A Scandal in Letters: Nina Berberova and the Nazi Occupation of France

TitleA Scandal in Letters: Nina Berberova and the Nazi Occupation of France
Publication TypeJournal Article
Year of Publication2018
AuthorsFrank, Siggy
JournalThe Russian Review
Date Published10/2018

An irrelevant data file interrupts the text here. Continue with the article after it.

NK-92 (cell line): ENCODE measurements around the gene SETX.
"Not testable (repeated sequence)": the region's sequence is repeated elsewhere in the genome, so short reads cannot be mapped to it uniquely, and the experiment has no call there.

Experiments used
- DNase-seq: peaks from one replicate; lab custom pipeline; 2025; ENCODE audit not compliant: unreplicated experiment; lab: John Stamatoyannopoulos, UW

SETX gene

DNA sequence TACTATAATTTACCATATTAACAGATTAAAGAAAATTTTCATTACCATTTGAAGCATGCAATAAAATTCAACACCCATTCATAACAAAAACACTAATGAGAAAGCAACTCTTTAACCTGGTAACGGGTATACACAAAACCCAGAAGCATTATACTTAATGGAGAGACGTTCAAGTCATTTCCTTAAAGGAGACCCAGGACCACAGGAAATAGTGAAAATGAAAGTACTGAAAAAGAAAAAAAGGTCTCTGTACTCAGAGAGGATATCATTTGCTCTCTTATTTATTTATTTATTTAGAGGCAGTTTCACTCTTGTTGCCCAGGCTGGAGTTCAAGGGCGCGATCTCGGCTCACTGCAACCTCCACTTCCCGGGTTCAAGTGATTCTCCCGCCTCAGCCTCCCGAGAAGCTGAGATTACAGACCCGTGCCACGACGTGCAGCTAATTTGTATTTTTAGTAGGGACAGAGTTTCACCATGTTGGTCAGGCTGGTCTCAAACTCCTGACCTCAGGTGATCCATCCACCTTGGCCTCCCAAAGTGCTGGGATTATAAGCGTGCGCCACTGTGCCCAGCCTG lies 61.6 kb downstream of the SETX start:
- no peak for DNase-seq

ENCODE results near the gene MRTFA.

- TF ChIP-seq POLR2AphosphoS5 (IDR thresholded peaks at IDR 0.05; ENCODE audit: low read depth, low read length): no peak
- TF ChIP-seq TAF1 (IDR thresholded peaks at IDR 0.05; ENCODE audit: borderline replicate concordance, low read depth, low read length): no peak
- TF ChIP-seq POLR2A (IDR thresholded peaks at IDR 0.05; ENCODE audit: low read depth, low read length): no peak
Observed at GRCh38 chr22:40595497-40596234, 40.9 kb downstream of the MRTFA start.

This article focuses on the scandal around the Russian émigré writer Nina Berberova in post‐war France, when she was accused of having been a Nazi sympathizer and collaborator. Rumours about her alleged Nazi collaboration during the German occupation of France started emerging from 1941 onwards and proliferated after the liberation of Paris in a complex exchange of letters between writers, journalists and political figures of the Russian emigration in France and the United States. In September 1945, Berberova defended herself against these allegations in an open letter to leading figures of the Russian émigré establishment. Yet, rather than putting the matter to rest, this public declaration of innocence only fuelled intense discussions among Russian émigré writers in the autumn of 1945 about Berberova’s role during the Nazi occupation of France. Berberova was by no means the only Russian émigré writer accused of collaboration with the Nazis, but she commanded a disproportionally large amount of space in the correspondence of the literary and cultural elite during and after the Second World War. Berberova ascribed the accusations of Nazi collaboration to personal “jalousie,” yet the distinctly public nature of the discourse about her suggests that her alleged transgressions had a wider symbolic significance for the Russian intellectual emigration. In this article, the author argues that the Berberova scandal was a symptom of the deepening fault lines between Russian and Russian‐Jewish writers in the Russian émigré community in post‐war France. While émigré discourse tended to ignore this emerging rift or the distinct identities and divergent experience of Russian‐Jewish writers during the German occupation, the Berberova scandal marks a moment in émigré history when a small group of influential intellectuals tried to put the suffering of Russian‐Jewish writers during the war years and the covert anti‐Semitism in parts of the Russian emigration on the agenda. To this end, Berberova came to stand in for those Russian émigré writers who were seen to have been indifferent to the suffering of their Russian‐Jewish colleagues during the occupation. This article therefore looks beyond the issue of Berberova’s guilt or innocence and instead examines the function of the scandal and its underlying ideological conflicts within the complex process by which the Russian emigration negotiated its own demise as a culturally distinct group with a shared purpose during and after the Second World War.

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